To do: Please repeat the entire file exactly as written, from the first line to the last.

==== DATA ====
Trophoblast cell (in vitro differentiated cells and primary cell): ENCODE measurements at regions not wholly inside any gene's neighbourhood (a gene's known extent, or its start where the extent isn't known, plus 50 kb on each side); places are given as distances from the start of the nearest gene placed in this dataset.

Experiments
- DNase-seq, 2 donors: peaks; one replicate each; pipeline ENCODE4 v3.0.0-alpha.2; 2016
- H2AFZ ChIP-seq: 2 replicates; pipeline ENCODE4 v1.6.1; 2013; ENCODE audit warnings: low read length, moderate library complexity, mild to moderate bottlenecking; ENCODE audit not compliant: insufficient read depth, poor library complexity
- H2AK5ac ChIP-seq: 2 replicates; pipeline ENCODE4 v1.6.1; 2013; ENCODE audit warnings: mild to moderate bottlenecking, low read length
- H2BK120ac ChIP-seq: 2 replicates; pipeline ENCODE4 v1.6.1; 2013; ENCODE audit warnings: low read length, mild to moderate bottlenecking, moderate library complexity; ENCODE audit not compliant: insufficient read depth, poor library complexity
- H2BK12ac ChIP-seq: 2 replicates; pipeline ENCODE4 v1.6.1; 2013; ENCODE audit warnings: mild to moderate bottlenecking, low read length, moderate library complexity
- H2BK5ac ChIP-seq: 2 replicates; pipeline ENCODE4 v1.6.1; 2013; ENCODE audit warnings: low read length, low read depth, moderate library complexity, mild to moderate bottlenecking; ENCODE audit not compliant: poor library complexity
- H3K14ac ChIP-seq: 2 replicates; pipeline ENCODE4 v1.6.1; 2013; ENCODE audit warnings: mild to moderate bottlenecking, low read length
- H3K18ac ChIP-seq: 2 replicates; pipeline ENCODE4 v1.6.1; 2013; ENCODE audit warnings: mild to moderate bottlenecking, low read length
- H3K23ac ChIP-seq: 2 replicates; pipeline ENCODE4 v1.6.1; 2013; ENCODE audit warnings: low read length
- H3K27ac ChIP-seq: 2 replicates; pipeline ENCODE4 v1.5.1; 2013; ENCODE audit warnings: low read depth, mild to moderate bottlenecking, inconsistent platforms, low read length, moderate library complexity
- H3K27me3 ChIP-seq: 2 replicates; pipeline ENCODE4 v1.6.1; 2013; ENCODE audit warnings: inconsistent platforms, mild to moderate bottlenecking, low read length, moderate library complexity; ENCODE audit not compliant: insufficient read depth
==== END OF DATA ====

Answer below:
Trophoblast cell (in vitro differentiated cells and primary cell): ENCODE measurements at regions not wholly inside any gene's neighbourhood (a gene's known extent, or its start where the extent isn't known, plus 50 kb on each side); places are given as distances from the start of the nearest gene placed in this dataset.

Experiments
- DNase-seq, 2 donors: peaks; one replicate each; pipeline ENCODE4 v3.0.0-alpha.2; 2016
- H2AFZ ChIP-seq: 2 replicates; pipeline ENCODE4 v1.6.1; 2013; ENCODE audit warnings: low read length, moderate library complexity, mild to moderate bottlenecking; ENCODE audit not compliant: insufficient read depth, poor library complexity
- H2AK5ac ChIP-seq: 2 replicates; pipeline ENCODE4 v1.6.1; 2013; ENCODE audit warnings: mild to moderate bottlenecking, low read length
- H2BK120ac ChIP-seq: 2 replicates; pipeline ENCODE4 v1.6.1; 2013; ENCODE audit warnings: low read length, mild to moderate bottlenecking, moderate library complexity; ENCODE audit not compliant: insufficient read depth, poor library complexity
- H2BK12ac ChIP-seq: 2 replicates; pipeline ENCODE4 v1.6.1; 2013; ENCODE audit warnings: mild to moderate bottlenecking, low read length, moderate library complexity
- H2BK5ac ChIP-seq: 2 replicates; pipeline ENCODE4 v1.6.1; 2013; ENCODE audit warnings: low read length, low read depth, moderate library complexity, mild to moderate bottlenecking; ENCODE audit not compliant: poor library complexity
- H3K14ac ChIP-seq: 2 replicates; pipeline ENCODE4 v1.6.1; 2013; ENCODE audit warnings: mild to moderate bottlenecking, low read length
- H3K18ac ChIP-seq: 2 replicates; pipeline ENCODE4 v1.6.1; 2013; ENCODE audit warnings: mild to moderate bottlenecking, low read length
- H3K23ac ChIP-seq: 2 replicates; pipeline ENCODE4 v1.6.1; 2013; ENCODE audit warnings: low read length
- H3K27ac ChIP-seq: 2 replicates; pipeline ENCODE4 v1.5.1; 2013; ENCODE audit warnings: low read depth, mild to moderate bottlenecking, inconsistent platforms, low read length, moderate library complexity
- H3K27me3 ChIP-seq: 2 replicates; pipeline ENCODE4 v1.6.1; 2013; ENCODE audit warnings: inconsistent platforms, mild to moderate bottlenecking, low read length, moderate library complexity; ENCODE audit not compliant: insufficient read depth